Research reported recently in Current Biology says that scientists have successfully developed a method of mind control by using pulses of light to alter behavior in monkeys. The researchers say the method could also be used on humans.
The researchers say the findings represent a key advance for optogenetics, a state-of-the-art method for making connections between brain activity and behavior. Based on the discovery, similar light-based mind control could likely also be made to work in humans for therapeutic and other purposes.
“We are the first to show that optogenetics can alter the behavior of monkeys,” says Wim Vanduffel of Massachusetts General Hospital and KU Leuven Medical School. “This opens the door to use of optogenetics at a large scale in primate research and to start developing optogenetic-based therapies for humans.”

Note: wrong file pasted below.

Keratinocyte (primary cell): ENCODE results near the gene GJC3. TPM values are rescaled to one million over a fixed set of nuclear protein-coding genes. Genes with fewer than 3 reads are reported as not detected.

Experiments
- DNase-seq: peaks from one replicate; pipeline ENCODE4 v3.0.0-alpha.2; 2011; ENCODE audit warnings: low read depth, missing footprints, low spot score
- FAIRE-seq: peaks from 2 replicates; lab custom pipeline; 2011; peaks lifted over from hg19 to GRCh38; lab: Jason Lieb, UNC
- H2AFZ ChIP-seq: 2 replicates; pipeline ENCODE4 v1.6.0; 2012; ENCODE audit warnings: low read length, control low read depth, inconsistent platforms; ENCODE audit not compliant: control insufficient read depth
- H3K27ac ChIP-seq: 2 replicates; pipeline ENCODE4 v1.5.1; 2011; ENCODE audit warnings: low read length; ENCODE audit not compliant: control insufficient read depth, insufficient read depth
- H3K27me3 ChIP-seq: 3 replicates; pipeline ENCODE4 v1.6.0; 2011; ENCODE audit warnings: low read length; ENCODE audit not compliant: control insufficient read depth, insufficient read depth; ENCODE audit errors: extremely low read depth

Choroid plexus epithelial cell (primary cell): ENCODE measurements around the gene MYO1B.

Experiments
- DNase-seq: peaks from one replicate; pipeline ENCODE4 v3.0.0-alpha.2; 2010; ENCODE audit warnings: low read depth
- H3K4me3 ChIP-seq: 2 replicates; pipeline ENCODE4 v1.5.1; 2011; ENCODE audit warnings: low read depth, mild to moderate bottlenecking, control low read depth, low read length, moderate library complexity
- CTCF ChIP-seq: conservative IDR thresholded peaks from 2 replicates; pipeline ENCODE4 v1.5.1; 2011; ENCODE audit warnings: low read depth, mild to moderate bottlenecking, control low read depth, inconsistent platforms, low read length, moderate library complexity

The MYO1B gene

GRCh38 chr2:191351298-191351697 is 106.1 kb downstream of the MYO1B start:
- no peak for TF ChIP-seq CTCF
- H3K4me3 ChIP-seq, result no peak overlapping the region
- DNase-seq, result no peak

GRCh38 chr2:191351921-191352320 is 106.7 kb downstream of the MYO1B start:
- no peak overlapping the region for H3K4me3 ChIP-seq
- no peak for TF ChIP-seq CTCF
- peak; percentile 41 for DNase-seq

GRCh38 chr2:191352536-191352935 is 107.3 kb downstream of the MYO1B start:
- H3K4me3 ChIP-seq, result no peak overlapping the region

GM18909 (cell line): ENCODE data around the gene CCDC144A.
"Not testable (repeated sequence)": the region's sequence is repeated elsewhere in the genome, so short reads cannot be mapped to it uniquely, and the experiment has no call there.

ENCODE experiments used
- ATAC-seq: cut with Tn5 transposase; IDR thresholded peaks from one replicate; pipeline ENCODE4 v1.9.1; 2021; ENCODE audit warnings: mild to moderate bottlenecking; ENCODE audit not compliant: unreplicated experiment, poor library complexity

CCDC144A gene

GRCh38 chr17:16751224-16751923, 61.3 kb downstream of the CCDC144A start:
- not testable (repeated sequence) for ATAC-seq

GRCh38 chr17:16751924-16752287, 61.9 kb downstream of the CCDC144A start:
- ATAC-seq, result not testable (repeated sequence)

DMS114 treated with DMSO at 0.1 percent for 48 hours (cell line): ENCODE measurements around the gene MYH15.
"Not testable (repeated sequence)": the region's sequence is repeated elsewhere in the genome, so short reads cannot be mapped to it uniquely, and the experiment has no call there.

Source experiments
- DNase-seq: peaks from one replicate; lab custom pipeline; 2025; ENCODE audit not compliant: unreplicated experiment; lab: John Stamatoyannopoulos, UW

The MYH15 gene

During the process, the researchers make brain neurons respond to light through the insertion of light-sensitive genes derived from particular microbial organisms. Earlier studies had primarily validated this method for use in invertebrates and rodents. But the latest study opens the doors for the process to be used on humans.
The researchers say that the process could have important clinical applications in treating Parkinson’s disease, addiction, depression, obsessive-compulsive disorder and other neurological conditions. It will also broaden the understanding of human mind control.